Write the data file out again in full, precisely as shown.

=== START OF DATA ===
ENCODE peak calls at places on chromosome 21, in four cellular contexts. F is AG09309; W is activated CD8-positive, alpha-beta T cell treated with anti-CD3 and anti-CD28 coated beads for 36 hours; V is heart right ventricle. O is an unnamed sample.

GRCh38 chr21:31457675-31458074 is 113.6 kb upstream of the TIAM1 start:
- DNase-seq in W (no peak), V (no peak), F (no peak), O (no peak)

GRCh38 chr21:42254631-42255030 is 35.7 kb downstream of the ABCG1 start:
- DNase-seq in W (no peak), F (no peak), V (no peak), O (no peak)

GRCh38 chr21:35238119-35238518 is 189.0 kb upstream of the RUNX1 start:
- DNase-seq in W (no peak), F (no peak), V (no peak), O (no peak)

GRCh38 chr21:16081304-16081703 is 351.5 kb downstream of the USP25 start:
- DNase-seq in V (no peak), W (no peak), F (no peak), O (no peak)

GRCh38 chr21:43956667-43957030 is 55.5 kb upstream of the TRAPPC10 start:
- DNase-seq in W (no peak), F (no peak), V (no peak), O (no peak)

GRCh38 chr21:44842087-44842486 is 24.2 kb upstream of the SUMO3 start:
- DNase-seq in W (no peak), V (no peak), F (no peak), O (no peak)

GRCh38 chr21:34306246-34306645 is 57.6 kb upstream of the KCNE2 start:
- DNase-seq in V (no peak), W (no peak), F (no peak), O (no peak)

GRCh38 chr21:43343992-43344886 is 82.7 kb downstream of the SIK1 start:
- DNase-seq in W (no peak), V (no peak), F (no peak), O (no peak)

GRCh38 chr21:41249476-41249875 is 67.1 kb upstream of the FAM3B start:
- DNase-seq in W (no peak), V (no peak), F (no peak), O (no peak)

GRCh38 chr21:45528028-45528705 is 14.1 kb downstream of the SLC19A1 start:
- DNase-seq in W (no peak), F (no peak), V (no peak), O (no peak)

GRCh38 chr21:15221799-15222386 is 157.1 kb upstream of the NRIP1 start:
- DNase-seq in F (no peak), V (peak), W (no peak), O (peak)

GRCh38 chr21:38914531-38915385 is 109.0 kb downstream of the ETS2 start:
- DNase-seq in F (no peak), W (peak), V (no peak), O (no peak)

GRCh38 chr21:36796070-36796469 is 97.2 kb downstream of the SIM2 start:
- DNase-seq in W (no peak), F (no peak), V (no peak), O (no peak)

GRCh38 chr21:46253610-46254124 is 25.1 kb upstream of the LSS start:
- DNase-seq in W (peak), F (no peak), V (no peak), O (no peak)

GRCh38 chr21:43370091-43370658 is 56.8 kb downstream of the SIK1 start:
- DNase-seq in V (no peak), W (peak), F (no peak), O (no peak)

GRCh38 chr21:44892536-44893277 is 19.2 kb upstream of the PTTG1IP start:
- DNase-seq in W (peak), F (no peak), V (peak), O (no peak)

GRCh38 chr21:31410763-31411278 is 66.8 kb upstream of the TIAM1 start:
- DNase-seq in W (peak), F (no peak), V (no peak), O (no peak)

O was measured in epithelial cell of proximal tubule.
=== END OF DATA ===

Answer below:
ENCODE peak calls at places on chromosome 21, in four cellular contexts. F is AG09309; W is activated CD8-positive, alpha-beta T cell treated with anti-CD3 and anti-CD28 coated beads for 36 hours; V is heart right ventricle. O is an unnamed sample.

GRCh38 chr21:31457675-31458074 is 113.6 kb upstream of the TIAM1 start:
- DNase-seq in W (no peak), V (no peak), F (no peak), O (no peak)

GRCh38 chr21:42254631-42255030 is 35.7 kb downstream of the ABCG1 start:
- DNase-seq in W (no peak), F (no peak), V (no peak), O (no peak)

GRCh38 chr21:35238119-35238518 is 189.0 kb upstream of the RUNX1 start:
- DNase-seq in W (no peak), F (no peak), V (no peak), O (no peak)

GRCh38 chr21:16081304-16081703 is 351.5 kb downstream of the USP25 start:
- DNase-seq in V (no peak), W (no peak), F (no peak), O (no peak)

GRCh38 chr21:43956667-43957030 is 55.5 kb upstream of the TRAPPC10 start:
- DNase-seq in W (no peak), F (no peak), V (no peak), O (no peak)

GRCh38 chr21:44842087-44842486 is 24.2 kb upstream of the SUMO3 start:
- DNase-seq in W (no peak), V (no peak), F (no peak), O (no peak)

GRCh38 chr21:34306246-34306645 is 57.6 kb upstream of the KCNE2 start:
- DNase-seq in V (no peak), W (no peak), F (no peak), O (no peak)

GRCh38 chr21:43343992-43344886 is 82.7 kb downstream of the SIK1 start:
- DNase-seq in W (no peak), V (no peak), F (no peak), O (no peak)

GRCh38 chr21:41249476-41249875 is 67.1 kb upstream of the FAM3B start:
- DNase-seq in W (no peak), V (no peak), F (no peak), O (no peak)

GRCh38 chr21:45528028-45528705 is 14.1 kb downstream of the SLC19A1 start:
- DNase-seq in W (no peak), F (no peak), V (no peak), O (no peak)

GRCh38 chr21:15221799-15222386 is 157.1 kb upstream of the NRIP1 start:
- DNase-seq in F (no peak), V (peak), W (no peak), O (peak)

GRCh38 chr21:38914531-38915385 is 109.0 kb downstream of the ETS2 start:
- DNase-seq in F (no peak), W (peak), V (no peak), O (no peak)

GRCh38 chr21:36796070-36796469 is 97.2 kb downstream of the SIM2 start:
- DNase-seq in W (no peak), F (no peak), V (no peak), O (no peak)

GRCh38 chr21:46253610-46254124 is 25.1 kb upstream of the LSS start:
- DNase-seq in W (peak), F (no peak), V (no peak), O (no peak)

GRCh38 chr21:43370091-43370658 is 56.8 kb downstream of the SIK1 start:
- DNase-seq in V (no peak), W (peak), F (no peak), O (no peak)

GRCh38 chr21:44892536-44893277 is 19.2 kb upstream of the PTTG1IP start:
- DNase-seq in W (peak), F (no peak), V (peak), O (no peak)

GRCh38 chr21:31410763-31411278 is 66.8 kb upstream of the TIAM1 start:
- DNase-seq in W (peak), F (no peak), V (no peak), O (no peak)

O was measured in epithelial cell of proximal tubule.